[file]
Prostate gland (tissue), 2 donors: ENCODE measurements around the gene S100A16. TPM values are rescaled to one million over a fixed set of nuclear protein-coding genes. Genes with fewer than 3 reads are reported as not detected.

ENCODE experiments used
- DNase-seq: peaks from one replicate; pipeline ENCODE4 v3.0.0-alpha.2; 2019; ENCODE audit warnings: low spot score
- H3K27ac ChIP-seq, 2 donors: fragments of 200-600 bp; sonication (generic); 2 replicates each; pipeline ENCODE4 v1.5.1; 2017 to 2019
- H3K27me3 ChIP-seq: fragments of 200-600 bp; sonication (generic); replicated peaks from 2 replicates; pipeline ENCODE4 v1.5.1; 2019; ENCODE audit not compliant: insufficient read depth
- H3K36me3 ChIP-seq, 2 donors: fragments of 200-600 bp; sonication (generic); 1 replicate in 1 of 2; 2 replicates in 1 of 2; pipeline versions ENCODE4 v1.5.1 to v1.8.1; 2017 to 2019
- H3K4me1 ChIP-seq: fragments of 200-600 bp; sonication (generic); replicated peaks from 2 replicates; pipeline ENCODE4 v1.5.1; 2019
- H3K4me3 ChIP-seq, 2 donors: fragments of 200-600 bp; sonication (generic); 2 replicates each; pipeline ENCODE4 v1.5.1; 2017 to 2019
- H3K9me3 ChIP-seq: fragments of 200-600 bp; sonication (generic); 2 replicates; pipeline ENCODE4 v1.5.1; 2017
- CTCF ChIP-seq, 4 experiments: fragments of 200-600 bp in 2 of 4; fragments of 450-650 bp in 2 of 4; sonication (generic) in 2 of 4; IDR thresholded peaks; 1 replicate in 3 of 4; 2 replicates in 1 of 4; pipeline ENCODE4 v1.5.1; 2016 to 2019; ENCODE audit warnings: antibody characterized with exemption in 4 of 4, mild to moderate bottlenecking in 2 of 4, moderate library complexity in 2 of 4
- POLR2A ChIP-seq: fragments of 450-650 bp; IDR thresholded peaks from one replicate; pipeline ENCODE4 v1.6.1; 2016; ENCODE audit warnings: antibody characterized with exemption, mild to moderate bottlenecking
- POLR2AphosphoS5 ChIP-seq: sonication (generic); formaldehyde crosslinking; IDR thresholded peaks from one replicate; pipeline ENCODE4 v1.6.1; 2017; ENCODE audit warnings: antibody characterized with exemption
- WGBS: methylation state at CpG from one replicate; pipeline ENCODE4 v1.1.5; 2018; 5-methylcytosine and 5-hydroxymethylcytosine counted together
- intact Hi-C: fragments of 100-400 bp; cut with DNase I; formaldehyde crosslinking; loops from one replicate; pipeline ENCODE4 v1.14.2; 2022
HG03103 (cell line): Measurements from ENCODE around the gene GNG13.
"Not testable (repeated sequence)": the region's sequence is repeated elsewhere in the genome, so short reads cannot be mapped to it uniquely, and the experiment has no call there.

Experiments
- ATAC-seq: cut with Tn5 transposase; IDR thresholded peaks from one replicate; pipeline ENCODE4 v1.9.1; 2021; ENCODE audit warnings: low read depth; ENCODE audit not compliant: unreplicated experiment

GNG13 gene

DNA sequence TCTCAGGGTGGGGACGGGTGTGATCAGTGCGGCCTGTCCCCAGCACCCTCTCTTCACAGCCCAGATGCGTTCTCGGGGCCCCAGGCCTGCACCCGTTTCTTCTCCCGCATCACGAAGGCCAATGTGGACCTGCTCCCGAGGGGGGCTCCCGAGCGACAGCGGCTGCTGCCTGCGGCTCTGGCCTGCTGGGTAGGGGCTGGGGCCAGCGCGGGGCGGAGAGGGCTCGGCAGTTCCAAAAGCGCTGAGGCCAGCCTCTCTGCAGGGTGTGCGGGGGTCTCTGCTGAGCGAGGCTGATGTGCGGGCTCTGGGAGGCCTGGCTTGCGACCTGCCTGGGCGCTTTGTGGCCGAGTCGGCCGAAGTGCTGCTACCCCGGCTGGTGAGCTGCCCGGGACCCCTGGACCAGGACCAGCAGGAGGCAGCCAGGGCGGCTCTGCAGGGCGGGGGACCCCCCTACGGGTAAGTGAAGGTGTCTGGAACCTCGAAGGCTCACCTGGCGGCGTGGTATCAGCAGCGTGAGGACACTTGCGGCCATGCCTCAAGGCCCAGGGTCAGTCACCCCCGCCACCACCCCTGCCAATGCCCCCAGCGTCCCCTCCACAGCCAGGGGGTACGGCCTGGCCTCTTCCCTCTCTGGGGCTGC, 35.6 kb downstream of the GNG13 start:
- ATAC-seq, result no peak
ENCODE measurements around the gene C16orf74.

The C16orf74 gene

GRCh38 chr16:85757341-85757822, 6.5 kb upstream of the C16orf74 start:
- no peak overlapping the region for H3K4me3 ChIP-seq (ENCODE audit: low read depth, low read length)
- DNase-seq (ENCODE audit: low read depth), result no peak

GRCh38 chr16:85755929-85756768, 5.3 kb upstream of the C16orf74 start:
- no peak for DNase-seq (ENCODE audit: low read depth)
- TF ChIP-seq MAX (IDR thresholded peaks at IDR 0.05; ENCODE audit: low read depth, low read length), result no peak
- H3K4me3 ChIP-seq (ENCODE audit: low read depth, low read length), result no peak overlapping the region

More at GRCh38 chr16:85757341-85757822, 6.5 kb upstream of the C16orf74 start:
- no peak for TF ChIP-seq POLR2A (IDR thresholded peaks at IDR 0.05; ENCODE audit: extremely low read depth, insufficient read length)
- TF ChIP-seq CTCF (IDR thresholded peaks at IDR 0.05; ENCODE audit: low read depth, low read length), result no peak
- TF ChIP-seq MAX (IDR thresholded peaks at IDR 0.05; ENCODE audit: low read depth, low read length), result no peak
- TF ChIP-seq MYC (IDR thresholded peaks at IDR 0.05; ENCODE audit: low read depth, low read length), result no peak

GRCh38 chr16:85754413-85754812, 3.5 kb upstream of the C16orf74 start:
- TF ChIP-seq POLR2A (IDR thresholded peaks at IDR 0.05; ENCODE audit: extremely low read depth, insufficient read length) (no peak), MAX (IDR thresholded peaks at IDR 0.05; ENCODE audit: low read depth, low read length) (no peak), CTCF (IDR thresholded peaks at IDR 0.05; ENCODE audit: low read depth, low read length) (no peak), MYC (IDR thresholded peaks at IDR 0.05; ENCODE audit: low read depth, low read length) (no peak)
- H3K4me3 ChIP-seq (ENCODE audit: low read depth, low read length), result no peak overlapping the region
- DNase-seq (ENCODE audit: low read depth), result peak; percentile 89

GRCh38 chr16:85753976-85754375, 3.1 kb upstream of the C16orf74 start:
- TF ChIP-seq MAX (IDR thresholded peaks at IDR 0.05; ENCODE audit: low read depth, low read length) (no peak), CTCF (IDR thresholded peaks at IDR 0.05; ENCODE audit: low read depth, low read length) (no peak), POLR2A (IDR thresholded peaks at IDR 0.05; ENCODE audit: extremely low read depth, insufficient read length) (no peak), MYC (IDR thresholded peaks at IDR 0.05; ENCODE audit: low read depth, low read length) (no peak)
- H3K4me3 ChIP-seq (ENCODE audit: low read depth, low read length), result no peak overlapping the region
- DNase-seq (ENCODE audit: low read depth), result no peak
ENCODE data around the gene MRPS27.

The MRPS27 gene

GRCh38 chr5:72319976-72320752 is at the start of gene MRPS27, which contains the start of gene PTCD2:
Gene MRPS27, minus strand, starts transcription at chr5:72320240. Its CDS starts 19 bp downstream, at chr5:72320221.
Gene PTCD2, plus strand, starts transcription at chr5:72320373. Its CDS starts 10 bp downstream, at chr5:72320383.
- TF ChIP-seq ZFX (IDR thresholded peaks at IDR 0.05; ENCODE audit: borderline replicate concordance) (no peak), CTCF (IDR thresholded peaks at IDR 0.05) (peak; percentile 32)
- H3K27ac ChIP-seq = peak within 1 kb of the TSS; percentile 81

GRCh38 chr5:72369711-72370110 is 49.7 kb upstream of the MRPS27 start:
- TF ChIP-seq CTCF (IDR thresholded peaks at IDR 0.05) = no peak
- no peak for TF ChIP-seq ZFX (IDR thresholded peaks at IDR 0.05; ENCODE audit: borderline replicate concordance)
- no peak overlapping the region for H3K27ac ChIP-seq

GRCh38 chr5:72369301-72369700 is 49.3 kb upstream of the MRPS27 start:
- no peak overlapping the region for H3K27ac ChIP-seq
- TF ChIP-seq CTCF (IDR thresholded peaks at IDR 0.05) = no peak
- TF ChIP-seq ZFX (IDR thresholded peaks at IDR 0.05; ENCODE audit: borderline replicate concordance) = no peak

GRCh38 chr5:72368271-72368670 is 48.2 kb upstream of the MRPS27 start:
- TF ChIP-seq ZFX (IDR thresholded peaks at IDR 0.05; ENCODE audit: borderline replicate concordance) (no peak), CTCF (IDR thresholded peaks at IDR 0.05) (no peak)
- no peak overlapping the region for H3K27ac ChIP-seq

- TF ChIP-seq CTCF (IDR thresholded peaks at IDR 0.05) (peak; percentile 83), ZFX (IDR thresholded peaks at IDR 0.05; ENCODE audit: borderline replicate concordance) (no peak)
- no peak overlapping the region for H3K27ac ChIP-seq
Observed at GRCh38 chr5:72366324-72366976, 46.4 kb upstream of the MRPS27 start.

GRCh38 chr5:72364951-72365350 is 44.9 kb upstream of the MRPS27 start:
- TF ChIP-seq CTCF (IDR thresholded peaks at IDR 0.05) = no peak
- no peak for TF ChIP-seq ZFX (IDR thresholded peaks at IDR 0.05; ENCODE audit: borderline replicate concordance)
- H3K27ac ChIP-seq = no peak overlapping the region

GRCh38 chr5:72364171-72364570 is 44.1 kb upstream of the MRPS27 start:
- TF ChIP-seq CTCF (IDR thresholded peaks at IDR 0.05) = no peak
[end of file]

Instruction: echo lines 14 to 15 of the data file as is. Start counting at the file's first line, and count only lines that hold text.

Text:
- intact Hi-C: fragments of 100-400 bp; cut with DNase I; formaldehyde crosslinking; loops from one replicate; pipeline ENCODE4 v1.14.2; 2022
HG03103 (cell line): Measurements from ENCODE around the gene GNG13.